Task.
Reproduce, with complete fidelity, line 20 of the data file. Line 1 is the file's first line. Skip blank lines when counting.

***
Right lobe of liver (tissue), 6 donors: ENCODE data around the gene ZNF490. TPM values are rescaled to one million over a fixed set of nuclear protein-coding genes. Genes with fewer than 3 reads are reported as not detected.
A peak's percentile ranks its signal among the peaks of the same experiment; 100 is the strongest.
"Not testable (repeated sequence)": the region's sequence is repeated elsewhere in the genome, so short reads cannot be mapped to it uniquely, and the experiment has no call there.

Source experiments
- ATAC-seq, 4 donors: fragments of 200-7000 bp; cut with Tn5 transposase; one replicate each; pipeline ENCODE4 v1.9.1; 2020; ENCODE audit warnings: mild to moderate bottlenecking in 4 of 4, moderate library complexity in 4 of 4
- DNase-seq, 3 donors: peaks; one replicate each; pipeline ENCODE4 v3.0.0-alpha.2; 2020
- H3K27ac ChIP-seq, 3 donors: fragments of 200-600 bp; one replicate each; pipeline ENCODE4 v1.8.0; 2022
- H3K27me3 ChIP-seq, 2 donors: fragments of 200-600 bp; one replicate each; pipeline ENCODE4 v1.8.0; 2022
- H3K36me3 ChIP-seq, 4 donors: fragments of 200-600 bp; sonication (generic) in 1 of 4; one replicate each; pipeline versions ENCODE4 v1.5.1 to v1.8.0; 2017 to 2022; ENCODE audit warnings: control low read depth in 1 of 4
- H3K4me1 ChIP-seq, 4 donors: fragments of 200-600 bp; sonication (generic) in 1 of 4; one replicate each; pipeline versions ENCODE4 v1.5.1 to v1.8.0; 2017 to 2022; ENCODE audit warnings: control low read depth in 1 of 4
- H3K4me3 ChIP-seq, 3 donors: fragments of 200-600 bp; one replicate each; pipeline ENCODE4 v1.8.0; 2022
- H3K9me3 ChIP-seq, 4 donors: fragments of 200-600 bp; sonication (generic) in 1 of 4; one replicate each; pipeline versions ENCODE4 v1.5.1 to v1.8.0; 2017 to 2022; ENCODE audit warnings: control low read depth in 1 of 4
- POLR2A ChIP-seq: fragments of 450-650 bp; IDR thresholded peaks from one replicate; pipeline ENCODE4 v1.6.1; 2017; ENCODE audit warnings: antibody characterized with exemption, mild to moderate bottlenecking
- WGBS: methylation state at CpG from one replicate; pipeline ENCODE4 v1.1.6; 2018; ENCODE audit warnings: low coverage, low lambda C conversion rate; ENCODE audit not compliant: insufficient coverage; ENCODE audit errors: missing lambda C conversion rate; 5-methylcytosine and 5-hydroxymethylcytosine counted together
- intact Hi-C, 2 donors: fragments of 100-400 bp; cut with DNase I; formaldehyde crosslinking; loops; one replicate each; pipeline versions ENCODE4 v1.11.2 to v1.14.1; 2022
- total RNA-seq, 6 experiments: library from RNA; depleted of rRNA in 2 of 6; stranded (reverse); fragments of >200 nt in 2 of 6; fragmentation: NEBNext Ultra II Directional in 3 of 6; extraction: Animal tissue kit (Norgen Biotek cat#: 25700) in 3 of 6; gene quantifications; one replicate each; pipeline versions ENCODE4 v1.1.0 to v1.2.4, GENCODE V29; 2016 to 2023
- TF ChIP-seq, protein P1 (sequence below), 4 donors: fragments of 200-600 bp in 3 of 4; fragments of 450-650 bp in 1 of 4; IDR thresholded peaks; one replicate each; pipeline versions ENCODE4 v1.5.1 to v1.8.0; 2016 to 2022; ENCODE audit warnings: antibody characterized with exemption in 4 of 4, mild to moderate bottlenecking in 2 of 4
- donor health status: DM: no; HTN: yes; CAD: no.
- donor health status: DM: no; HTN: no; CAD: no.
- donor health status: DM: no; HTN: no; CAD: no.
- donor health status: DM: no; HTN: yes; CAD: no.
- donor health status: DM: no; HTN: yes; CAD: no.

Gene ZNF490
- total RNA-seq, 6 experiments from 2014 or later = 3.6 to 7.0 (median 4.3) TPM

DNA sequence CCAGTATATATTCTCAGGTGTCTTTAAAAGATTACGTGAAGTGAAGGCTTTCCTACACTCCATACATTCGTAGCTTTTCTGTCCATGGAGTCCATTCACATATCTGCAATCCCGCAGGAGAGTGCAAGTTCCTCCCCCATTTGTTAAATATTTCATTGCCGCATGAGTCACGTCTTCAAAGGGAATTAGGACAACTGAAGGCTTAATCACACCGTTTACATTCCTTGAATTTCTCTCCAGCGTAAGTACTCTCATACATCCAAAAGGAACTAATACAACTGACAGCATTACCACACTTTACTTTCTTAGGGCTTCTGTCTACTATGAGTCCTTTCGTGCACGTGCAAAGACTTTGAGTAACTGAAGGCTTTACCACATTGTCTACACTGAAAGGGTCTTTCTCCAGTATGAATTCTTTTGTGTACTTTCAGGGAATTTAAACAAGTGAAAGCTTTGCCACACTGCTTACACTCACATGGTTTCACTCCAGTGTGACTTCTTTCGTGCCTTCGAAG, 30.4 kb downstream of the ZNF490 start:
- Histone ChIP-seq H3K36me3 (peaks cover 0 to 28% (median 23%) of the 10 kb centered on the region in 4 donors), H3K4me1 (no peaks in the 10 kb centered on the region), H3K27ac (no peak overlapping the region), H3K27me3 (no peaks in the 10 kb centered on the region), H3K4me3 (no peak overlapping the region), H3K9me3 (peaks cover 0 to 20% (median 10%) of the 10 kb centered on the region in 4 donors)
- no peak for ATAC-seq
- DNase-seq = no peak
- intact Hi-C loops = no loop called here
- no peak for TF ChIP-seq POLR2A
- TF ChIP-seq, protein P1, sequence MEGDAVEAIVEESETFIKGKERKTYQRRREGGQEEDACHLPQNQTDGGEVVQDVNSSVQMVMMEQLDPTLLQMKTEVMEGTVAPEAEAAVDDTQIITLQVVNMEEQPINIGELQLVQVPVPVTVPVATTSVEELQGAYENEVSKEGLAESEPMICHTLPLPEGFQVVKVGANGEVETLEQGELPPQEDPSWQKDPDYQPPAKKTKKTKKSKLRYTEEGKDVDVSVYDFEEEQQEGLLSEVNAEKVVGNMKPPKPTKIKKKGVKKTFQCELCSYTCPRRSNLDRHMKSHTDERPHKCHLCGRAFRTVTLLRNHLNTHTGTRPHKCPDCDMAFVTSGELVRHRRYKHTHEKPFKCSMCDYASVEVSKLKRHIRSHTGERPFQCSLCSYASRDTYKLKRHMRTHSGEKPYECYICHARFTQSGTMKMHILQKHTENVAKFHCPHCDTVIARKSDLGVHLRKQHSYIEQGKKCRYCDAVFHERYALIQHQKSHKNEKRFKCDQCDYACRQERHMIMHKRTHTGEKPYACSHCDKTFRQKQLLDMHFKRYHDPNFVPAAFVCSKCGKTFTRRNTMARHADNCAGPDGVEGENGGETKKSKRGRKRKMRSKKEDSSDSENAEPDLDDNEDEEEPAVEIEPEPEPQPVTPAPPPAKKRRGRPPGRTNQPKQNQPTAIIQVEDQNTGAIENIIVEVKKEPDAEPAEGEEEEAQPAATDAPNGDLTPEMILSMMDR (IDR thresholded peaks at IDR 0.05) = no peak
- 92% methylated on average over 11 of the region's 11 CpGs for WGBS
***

- donor health status: DM: no; HTN: no; CAD: no.